A letter to Bipolar
Gabi writes to the mental health condition that almost broke her and has made her the strong person she is today.
I know what you’re thinking: it’s been a while since you last heard from me. I’ve been avoiding you because the last time we saw one another you really left my life in pieces - more so than the time before that.
And yet here I am, writing this letter to you because I can’t seem to shake you.
I don’t know if you’ve heard but I’m actually doing pretty good right now, all things considered. I mean, my life isn’t how I dreamed it would be — you stole that from me; but I did dream up my life as an innocent young girl, unaware of your existence.
Sometimes I think about those dreams I had. I imagined that, by now, I’d be finishing up my university degree with a solid plan for my next steps. I’d look in the mirror and smile at my reflection. I’d be hopelessly in love with someone and have saved up some money to travel.
You drove those I loved away and drained my bank account with your reckless, manic spontaneity
You know as well as I do how that went. You dropped a present on my doorstep a few years ago – a heavy box labeled ‘depression’, and in exchange stole two years of my life. With it, you also ripped up the university application forms. You drove those I loved away and drained my bank account with your reckless, manic spontaneity - and my reflection in the mirror? She looked back at me with dull, empty eyes and wept.
Bipolar, I was so angry. I was resentful and bitter and couldn’t bring myself to speak your name
Bipolar, I have to admit: I was so angry. I was resentful and bitter and couldn’t bring myself to speak your name. I mean, you have to understand why. You took my dreams and shattered them. You fed me full of energy and joy, but constantly dangled emptiness and agony over my head. Like a shadow, you clung to me.
And honestly? Sometimes I still am resentful. Sometimes when I see my medicine container, full of the pills that are supposed to help me get rid of you but come with their own baggage, or the scars from that time I was consumed by your torment, I want to scream. I had screamed, but nothing came out.
At some point, though, my life began to redefine itself. Maybe it was the therapy or the medication - or a combination of both. Maybe my perspective changed, but I would see all those things and no longer react.
Let me tell you – that freaked me out initially. I immediately thought: ‘it’s just another one of your tricks’, disguising the next gift you’re planning to leave on my doorstep.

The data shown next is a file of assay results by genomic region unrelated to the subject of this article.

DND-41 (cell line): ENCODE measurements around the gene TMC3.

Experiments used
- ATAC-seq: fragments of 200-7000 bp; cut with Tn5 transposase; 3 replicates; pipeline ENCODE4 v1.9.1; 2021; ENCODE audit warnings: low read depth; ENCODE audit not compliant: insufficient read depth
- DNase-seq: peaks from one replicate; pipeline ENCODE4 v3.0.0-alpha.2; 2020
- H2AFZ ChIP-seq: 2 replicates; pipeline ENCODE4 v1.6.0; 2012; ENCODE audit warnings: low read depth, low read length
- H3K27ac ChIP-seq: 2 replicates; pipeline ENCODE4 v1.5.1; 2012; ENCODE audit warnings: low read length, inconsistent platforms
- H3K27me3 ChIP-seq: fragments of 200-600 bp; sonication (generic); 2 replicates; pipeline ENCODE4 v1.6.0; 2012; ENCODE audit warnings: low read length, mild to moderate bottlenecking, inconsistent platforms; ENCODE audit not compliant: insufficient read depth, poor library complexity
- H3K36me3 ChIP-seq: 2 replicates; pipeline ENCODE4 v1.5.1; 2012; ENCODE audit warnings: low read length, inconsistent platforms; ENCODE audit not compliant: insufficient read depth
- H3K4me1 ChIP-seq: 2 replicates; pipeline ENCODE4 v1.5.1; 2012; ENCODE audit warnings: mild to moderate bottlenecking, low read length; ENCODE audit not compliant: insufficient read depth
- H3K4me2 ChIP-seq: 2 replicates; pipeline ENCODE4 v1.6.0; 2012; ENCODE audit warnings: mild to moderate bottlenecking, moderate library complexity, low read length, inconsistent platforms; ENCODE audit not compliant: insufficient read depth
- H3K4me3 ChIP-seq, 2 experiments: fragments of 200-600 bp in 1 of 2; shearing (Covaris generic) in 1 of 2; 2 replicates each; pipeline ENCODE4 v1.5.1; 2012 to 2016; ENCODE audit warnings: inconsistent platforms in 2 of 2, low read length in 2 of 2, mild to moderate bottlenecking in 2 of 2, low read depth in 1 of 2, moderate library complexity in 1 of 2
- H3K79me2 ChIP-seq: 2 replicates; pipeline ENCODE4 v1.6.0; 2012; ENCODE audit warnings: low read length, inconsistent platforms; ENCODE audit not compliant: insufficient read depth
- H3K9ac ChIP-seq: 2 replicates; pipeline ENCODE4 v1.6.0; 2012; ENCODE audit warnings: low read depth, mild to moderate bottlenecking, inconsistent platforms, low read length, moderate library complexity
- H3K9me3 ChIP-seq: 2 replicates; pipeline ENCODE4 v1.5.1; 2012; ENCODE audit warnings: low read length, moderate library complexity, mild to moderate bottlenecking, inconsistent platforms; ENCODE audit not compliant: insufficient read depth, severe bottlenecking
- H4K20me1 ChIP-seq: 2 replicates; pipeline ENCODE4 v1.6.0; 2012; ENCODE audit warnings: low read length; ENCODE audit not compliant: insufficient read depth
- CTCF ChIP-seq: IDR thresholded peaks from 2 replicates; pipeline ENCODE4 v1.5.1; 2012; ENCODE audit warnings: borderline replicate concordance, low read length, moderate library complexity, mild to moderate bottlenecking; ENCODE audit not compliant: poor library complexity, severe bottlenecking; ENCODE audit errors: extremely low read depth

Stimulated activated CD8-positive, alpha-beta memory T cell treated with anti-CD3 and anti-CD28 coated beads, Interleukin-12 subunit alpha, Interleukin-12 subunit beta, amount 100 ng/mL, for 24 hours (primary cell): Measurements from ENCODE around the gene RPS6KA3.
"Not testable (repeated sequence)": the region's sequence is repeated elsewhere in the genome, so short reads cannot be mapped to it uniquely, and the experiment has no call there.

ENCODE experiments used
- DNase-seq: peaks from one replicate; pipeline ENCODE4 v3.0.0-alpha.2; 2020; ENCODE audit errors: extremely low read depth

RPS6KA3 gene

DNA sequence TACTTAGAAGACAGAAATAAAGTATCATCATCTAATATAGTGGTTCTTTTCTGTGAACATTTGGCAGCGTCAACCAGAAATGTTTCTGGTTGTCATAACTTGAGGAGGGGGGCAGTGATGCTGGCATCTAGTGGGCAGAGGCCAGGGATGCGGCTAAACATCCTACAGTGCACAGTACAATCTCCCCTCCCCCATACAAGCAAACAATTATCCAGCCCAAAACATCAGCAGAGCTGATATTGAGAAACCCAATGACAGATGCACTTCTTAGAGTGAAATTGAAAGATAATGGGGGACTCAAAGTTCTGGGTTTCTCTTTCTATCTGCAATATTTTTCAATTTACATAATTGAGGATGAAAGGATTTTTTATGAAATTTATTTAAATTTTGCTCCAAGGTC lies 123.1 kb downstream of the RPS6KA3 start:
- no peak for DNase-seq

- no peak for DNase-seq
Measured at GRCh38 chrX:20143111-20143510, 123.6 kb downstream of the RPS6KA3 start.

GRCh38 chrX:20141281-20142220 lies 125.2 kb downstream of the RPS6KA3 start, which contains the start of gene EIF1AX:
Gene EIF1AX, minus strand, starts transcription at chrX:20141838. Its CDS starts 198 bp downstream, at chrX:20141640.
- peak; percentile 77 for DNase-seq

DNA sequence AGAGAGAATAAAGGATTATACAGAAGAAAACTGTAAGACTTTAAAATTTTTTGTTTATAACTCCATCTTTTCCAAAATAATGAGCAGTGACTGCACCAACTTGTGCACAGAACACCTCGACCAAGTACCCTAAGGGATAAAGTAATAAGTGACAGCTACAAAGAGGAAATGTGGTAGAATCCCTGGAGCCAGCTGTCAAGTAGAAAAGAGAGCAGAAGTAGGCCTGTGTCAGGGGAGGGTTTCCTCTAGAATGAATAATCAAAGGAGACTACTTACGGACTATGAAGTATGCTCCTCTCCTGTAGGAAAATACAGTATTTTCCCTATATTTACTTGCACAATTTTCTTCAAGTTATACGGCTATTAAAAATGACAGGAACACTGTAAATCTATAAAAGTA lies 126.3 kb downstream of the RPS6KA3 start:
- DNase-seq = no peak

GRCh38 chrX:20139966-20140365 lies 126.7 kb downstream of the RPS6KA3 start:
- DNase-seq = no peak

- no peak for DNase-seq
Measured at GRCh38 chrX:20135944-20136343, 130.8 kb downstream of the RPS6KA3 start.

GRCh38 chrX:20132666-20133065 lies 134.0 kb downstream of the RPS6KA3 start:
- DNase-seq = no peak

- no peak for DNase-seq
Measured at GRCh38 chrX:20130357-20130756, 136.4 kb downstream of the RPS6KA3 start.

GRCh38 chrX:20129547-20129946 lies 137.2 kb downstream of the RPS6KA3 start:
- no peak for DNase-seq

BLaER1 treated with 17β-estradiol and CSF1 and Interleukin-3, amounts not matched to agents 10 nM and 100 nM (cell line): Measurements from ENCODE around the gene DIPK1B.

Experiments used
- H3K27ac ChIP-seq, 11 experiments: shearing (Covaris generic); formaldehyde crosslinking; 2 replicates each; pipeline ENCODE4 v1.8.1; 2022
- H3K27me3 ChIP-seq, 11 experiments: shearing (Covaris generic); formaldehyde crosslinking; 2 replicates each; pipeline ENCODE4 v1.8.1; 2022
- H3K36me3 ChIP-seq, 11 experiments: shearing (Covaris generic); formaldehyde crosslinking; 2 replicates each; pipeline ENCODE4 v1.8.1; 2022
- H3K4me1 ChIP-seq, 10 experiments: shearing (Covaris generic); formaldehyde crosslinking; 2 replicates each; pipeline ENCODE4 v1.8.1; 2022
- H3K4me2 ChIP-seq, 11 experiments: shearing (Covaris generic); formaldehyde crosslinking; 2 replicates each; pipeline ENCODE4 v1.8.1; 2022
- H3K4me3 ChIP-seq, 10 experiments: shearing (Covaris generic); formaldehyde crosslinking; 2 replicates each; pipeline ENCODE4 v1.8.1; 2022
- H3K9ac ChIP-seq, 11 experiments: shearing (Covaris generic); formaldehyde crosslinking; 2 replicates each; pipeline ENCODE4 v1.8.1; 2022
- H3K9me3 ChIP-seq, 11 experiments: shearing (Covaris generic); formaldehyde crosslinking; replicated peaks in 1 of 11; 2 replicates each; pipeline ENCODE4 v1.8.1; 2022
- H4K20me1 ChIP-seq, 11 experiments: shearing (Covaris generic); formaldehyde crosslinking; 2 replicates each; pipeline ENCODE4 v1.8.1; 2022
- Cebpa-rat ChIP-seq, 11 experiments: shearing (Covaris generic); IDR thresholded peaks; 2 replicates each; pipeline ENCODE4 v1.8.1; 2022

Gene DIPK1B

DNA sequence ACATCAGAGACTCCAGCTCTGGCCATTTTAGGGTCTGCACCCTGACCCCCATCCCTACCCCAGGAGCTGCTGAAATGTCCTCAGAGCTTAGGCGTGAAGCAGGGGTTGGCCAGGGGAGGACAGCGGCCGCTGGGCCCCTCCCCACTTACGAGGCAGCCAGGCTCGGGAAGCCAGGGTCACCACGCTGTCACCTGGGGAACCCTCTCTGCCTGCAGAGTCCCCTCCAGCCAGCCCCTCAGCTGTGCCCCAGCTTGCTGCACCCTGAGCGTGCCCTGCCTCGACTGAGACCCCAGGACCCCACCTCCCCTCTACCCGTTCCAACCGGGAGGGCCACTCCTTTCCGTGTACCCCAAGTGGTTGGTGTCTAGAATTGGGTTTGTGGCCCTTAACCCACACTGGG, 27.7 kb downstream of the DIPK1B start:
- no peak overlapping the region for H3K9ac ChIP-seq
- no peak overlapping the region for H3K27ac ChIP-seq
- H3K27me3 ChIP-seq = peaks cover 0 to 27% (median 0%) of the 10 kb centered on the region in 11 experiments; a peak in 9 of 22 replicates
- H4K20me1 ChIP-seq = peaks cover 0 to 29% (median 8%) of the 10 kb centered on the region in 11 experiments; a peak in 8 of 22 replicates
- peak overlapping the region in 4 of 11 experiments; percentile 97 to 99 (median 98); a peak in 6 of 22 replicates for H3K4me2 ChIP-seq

But somewhere along the line I realised that you had left another gift on my doorstep: a light, delicately wrapped package.
Inside of it? Acceptance.
Before you stormed into my life, I always knew someone like you existed. I’d seen you lurking in the shadows, or hiding behind trees. That one family member I told you about? They have been running from someone like you for decades.
Despite all of this, Bipolar, I was in denial. I hid from the truth until you forced me to look at it. I knew the surges of blissful ecstasy was not another ‘teenage phase’, nor the drafted suicide notes in my left drawer my ‘overactive imagination’.
But when that woman (you know, the psychiatrist with the brown hair and unkind gaze?) said your name and her eyes - for a moment - softened, I knew I could no longer escape you.
Bipolar, I’m sorry I haven’t written to you in so long. I’m sorry I’ve avoided your calls and burned our photos together. You really hurt me and I tried to run from that pain, but you’ve always been faster than me.
Although you nearly broke me, you gave me lessons in resilience and strength, and pressured me into asking for help
Although you nearly broke me, you have taught me some valuable things. You gave me lessons in resilience and strength, and pressured me into asking for help. You showed me the power of vulnerability and the importance of self-love. You gave me a chance to rewrite the future I dreamed for myself, and to make it even more beautiful than I had envisioned before.
Bipolar, you pushed me to recreate myself — I mean, you didn’t give me much choice and I’m still sort of mad at you for that, but your appearance meant I was forced to reevaluate everything I thought I knew about myself and evolve into who I am today... and who I’ll become tomorrow.
I want you to know, Bipolar, that I forgive you… for everything.
So, I hope you’re not too upset with me for avoiding you. I hope you understand why I had to do that. Maybe one day, when I’m walking outside in the park or catching the train to university and I see you lurking in the shadows, I won’t run. I hope I look you in the eyes, greet you and prove to you just how strong I have become.
Until then, Bipolar.
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